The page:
Adding the scenery to a model railway can be one of the most
enjoyable aspects of the hobby. And possibly one that frightens many beginners.
I often hear people say they could never do scenery like that pictured above.
I've certainly seen other layouts that make the above scene look amateurish. But
there is nothing particularly difficult in making such scenery. It's just a
matter of knowing how to go about it and then being prepared to have a go yourself.
The scene above is in N scale. The viaduct is an Atlas kit that takes only a few
minutes to assemble. The rocks behind it
are cork bark - straight out of the pack. The hills are
actually painted plaster bandages draped over chicken wire bent to the shape of
the hills and stapled to the board. Polyfilla and Cornice Adhesive have also been
used on this layout. The river is painted on the chipboard base with a mix of
green, brown and black Humbrol paints. A few layers of Woodland
Scenics Realistic Water were poured over this (no mixing or heating required
- and no toxic odour like epoxy resins). The trees and other greenery are
Woodland Scenics and Heki foliage and tree kits.
If this still seems too much for a first effort, then have a look at the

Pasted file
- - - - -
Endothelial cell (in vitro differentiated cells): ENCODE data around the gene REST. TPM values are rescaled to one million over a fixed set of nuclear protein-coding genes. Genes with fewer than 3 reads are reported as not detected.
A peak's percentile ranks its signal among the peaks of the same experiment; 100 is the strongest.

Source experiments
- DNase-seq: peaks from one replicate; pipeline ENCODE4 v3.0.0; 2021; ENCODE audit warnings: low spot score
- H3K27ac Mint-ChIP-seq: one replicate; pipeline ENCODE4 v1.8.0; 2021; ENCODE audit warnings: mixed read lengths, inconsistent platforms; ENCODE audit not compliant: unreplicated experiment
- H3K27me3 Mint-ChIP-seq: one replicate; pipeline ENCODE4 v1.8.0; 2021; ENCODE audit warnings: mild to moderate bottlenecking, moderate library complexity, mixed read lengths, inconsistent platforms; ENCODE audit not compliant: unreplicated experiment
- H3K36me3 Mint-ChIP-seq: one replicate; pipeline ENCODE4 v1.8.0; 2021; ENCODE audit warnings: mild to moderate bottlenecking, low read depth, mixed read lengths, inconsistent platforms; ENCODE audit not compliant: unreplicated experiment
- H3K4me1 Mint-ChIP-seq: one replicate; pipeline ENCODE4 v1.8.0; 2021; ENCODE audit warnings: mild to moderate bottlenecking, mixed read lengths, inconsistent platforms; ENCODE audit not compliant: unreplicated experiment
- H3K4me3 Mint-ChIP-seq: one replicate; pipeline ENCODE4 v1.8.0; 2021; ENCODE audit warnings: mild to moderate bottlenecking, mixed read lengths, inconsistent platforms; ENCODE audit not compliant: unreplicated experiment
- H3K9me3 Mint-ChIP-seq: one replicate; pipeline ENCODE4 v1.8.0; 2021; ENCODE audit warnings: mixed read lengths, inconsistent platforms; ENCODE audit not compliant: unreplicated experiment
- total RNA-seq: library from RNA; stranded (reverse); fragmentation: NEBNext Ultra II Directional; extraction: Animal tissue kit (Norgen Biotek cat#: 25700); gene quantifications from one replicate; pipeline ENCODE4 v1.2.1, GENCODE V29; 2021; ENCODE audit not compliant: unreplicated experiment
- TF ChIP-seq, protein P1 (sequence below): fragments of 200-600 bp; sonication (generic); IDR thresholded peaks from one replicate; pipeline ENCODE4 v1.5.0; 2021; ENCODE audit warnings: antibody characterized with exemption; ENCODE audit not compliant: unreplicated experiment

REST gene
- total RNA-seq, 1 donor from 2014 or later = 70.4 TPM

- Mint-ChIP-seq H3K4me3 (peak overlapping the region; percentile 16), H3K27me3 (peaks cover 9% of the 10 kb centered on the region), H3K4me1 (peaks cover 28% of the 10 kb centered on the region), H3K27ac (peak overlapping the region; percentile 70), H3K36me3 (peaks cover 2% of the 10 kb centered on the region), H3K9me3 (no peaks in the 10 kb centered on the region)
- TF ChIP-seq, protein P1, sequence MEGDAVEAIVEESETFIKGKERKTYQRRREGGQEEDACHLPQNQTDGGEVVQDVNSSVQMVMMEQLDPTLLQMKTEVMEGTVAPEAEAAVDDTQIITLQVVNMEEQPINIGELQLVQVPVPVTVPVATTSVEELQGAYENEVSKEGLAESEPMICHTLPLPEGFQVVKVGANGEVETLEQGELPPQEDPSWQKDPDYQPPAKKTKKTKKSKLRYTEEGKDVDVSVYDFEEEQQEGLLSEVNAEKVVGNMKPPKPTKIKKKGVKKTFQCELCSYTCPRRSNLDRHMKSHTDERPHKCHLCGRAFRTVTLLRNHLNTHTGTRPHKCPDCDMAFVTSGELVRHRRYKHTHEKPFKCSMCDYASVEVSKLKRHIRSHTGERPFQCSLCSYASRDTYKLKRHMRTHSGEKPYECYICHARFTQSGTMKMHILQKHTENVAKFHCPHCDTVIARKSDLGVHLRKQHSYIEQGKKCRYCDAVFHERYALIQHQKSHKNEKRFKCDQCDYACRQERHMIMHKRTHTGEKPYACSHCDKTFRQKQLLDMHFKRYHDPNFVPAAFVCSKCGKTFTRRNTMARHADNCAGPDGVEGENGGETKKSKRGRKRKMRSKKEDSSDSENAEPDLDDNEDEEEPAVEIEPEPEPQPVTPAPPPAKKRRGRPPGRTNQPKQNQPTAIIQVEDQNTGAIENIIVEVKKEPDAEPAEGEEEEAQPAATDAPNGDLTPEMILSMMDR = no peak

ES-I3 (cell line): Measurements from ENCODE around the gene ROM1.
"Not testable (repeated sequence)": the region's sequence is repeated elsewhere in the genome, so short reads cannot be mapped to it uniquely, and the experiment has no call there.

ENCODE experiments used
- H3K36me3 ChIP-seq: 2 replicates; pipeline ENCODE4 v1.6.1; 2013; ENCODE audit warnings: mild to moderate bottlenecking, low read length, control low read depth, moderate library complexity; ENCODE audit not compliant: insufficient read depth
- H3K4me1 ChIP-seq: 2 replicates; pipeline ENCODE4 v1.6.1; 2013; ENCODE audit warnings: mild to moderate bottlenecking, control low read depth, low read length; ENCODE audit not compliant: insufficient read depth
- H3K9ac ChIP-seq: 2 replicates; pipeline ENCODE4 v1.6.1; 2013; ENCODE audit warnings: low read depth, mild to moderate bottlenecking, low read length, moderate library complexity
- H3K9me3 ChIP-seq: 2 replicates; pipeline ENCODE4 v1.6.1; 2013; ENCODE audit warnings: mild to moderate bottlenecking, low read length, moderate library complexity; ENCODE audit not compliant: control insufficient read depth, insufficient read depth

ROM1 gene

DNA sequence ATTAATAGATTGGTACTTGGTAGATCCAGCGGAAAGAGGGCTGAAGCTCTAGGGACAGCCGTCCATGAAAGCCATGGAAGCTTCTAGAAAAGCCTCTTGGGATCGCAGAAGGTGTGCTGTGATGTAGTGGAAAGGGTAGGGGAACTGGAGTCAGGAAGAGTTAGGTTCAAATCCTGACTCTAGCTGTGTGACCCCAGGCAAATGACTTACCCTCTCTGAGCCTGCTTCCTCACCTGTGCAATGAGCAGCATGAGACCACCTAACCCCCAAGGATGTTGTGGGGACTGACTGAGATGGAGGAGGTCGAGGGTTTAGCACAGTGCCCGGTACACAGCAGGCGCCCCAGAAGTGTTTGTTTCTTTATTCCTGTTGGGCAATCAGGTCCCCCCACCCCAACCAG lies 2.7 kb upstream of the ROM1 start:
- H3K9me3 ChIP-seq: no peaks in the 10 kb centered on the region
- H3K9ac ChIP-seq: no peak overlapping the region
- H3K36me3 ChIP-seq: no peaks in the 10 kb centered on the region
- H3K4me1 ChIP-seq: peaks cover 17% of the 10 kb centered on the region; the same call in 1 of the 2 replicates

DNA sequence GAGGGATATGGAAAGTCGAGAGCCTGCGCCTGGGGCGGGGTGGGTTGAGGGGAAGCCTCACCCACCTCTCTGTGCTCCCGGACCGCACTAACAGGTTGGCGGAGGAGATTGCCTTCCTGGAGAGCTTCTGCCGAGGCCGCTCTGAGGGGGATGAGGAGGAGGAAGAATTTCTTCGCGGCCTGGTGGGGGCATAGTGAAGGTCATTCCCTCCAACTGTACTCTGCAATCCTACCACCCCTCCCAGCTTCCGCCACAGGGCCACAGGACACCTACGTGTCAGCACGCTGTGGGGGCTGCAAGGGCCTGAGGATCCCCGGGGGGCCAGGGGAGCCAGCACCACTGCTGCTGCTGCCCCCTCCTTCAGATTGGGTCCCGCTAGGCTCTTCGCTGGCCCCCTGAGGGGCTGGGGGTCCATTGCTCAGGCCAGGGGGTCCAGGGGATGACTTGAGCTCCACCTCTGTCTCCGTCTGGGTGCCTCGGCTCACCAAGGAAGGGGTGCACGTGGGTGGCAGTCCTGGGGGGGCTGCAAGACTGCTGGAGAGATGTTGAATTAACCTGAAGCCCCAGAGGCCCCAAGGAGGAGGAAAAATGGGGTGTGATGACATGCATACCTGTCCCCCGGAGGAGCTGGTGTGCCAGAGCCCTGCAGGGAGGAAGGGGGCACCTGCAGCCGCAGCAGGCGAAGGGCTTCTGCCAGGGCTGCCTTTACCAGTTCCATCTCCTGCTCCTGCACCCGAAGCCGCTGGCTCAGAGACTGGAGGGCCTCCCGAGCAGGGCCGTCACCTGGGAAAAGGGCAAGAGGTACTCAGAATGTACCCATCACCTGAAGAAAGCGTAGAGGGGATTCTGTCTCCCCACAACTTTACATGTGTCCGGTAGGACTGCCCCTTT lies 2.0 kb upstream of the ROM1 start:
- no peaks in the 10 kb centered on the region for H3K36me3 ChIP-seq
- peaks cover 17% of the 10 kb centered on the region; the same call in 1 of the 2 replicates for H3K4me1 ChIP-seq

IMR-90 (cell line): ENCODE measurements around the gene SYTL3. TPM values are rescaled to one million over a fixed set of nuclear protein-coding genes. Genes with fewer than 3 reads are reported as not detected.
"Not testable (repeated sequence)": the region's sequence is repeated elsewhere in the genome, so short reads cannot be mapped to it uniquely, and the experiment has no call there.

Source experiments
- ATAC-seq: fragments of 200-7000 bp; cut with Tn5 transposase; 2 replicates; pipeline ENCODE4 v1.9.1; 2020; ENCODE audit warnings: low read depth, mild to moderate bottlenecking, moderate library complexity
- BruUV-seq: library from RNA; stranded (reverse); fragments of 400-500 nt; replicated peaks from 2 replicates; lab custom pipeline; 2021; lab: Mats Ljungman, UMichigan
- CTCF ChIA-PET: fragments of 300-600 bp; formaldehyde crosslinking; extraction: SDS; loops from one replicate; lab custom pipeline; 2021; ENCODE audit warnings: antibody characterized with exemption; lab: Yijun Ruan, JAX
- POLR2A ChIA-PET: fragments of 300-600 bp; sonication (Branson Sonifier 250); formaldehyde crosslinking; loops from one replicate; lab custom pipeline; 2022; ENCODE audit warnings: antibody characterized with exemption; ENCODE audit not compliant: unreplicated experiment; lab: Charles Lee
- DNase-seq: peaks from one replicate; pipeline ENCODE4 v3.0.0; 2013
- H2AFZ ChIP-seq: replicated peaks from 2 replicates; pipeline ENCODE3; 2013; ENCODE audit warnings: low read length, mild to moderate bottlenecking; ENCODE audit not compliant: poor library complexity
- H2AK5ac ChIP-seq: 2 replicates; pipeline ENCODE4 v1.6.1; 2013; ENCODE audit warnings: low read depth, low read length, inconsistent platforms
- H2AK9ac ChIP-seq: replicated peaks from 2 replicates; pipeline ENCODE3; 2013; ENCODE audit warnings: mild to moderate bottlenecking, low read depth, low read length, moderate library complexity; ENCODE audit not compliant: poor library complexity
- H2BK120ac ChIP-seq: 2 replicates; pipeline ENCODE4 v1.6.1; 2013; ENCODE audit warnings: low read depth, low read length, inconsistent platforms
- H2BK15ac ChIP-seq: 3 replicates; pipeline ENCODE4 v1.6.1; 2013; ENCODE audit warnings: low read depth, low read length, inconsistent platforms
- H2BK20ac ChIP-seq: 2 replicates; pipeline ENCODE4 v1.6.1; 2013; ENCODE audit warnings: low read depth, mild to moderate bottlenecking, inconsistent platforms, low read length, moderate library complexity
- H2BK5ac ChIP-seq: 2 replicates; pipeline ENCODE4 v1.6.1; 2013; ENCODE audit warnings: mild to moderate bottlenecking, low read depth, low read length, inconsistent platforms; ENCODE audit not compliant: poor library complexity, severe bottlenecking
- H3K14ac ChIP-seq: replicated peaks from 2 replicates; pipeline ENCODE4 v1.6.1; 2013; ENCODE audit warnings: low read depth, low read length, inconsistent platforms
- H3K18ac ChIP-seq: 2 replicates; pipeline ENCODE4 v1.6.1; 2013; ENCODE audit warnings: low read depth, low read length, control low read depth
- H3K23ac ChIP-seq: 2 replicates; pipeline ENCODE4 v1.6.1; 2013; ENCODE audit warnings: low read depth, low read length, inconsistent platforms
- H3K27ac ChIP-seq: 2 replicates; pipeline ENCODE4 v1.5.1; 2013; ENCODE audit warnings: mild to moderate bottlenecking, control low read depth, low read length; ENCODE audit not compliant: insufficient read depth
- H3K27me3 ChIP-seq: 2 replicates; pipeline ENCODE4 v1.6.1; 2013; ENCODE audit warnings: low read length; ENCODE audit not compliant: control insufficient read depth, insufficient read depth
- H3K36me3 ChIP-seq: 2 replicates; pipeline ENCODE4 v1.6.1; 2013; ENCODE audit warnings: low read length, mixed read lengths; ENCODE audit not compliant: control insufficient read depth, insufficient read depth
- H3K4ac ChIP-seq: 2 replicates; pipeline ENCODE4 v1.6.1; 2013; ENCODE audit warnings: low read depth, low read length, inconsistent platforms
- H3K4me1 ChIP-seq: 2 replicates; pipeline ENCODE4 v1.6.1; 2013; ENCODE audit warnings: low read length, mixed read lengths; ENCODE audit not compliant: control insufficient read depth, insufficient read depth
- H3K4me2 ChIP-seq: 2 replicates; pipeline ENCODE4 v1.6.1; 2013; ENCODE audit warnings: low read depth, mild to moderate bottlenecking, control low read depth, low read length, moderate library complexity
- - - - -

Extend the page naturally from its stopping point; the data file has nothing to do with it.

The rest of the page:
Making a Start section to show how easy it
really is. Once a bit of confidence is gained this way, you'll soon find that
what seems complicated isn't so bad after all. And, like many things, the more
you practice, the better you become at it.
Above: A small selection of the many many
scenery accessories available to the railway modeller.
Station platforms, road vehicles, trees, signals, bridges, houses and other
structures, fences and much more.
Above: While many tend to model rural scenes
and country towns,
there is much of interest in urban modelling too. This scene is from a diorama
of a street corner complete with underground railway station entrance, Gents
toilets, phone box and even working traffic lights.
An early Powerline MkII G class emerges from under a bridge.
Page updated 16/10/2012.